We’ve said it once and we’ll say it again, the B2B marketing paradigm is shifting, and account-based marketing (ABM) is shaping up to be the new norm. Marketers everywhere are championing ABM because we all know it works. However, there are still many challenges marketers face when trying to implement ABM, one of which includes getting buy-in from the C-Suite.
Pitching an account-based marketing strategy to your executive team can be tricky. While ABM has shown to drive higher ROI than other forms of marketing, 84% to be exact, the C-Suite still needs a little more convincing. Today, we’re going to be your guide in pursuing your executive team to adopt ABM.
1. Identify Gaps
A great way to show your executive team that account-based marketing is worth their investment is by pointing out lost opportunities under the current strategy. By leveraging in-house historical sales and marketing data, you can make the case for ABM with your own numbers, something the C-Suite is familiar with.
If you’re looking for an edge, ABM vendors like Triblio will help you analyze your current marketing campaigns for free. For example, you can run one of our scripts on your website to get a report on how your target accounts are engaging with current campaigns.
2. Develop a Business Plan
Every good business plan is founded on good research. What’s the best way to launch ABM? How do you increase your chances of success? What’s the expected ROI? Your executive team is going to ask all these questions and more. When putting together a plan, be clear about your objectives (pipeline growth) and comprehensive in your proposal, covering all your bases from timeline and budget to personnel and technology.
There’s a lot of questions to be asked and answers to be found. You may want to start by finding companies like yours that have successfully adopted ABM. Go to tradeshows, interview people in your network, talk to industry experts, and evaluate vendors. See what others are doing, and incorporate what works into the plan for your organization.
3. Focus on the Bottom Line
You don’t want to beat around the bush when you’re presenting your case to the C-Suite. Get to the bottom line. What does that mean? It means showing them hard numbers and metrics, or at least forecasting results based on standard benchmarks and historical data.
If I were to bet, your executives will want to hear about both growth and acceleration metrics. How much will you increase pipeline? And how much will you accelerate pipeline (decrease sales cycles) and therefore bring in more revenue more efficiently?
One way to frame the conversation is to borrow concepts from Triblio’s Funnel Impact Report. It measures the number of accounts that are unengaged, reached, engaged, MQAs, and in pipeline right now, and then forecasts how long it will take to move a certain number of accounts from unengaged to pipeline with ABM.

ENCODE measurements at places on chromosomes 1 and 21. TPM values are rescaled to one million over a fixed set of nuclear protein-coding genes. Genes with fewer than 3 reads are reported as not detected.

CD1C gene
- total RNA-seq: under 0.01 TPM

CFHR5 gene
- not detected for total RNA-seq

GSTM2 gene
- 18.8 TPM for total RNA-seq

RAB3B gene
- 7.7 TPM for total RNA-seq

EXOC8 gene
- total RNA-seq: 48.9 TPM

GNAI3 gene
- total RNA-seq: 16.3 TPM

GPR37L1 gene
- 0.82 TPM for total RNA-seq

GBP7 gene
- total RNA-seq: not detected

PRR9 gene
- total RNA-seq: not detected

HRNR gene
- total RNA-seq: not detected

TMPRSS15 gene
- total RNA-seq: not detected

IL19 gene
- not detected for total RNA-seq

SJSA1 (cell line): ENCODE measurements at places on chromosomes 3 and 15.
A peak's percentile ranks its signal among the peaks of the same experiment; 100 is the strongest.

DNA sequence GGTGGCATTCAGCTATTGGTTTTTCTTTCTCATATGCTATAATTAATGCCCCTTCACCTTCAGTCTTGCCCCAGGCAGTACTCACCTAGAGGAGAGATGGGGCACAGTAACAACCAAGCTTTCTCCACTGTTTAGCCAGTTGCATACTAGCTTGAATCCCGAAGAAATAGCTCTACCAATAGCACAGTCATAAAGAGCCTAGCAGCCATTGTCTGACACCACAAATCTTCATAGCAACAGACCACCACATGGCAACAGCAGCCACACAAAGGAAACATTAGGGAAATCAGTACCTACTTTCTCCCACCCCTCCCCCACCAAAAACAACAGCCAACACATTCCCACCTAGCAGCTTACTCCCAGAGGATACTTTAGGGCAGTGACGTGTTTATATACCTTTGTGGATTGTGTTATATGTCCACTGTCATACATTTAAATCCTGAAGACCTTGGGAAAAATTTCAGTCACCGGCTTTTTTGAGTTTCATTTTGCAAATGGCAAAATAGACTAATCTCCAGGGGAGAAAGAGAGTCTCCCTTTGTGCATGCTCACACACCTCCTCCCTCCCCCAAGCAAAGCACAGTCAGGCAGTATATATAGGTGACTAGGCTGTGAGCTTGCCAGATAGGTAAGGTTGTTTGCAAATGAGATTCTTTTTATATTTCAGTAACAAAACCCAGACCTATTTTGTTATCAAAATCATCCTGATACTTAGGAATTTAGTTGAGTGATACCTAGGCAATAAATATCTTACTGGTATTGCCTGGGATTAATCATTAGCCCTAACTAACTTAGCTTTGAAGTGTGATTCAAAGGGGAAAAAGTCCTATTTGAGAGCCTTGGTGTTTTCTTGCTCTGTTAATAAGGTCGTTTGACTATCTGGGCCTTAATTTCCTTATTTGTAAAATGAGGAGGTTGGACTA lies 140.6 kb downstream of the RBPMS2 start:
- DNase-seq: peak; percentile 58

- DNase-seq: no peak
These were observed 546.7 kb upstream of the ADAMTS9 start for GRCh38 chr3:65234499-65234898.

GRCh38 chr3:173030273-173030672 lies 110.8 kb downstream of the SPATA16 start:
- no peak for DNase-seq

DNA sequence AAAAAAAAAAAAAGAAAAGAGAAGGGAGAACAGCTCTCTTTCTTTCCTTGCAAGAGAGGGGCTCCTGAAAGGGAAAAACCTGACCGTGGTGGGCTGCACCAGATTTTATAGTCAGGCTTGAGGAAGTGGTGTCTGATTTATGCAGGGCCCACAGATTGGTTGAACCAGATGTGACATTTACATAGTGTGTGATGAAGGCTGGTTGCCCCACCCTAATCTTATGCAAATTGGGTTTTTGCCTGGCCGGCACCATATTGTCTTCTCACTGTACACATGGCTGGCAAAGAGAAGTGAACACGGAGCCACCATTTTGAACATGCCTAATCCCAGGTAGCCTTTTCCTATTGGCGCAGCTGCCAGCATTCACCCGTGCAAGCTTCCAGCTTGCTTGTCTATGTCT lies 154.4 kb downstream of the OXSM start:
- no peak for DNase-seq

4. Rally the Troops
Rally the troops, and we don’t mean your C-Suite. We’re talking about sales. Sales teams play a critical role in executing successful ABM campaigns. Without proper sales follow-up that convert engaged prospects to real opportunities, you’re letting much of your marketing efforts go to waste. According to research conducted by SiriusDecision, “Only 36 percent of companies deploying ABM consider sales and marketing tightly aligned. This missed opportunity leads to ineffective ABM design and execution.”
However, sales teams can often be an obstacle when rolling out ABM. AEs and SDRs are notoriously slow to buy into process changes. They don’t want to get bogged down by rules and procedures, they just want to sell. Fortunately, ABM strategies can bring a lot of value to sales reps. Show your sales leader how ABM will support their reps with unified air cover and provide actionable insights for their accounts. If you don’t rally your sales team early, they may leave you hanging when you sell ABM to your executive team.
Let’s face it, if execs are paying close attention to customer-centric metrics and talk about moving upmarket, then ABM is a good fit. But without their buy-in, it will be difficult for an organization to implement and execute ABM the right way. Account-based marketing will require companies to pivot but that needs to happen from the top down. By teaming up your sales and marketing departments and using hard numbers to illustrate the financial impact of ABM, you will be able to persuade your C-Suite that this new approach is the way to go.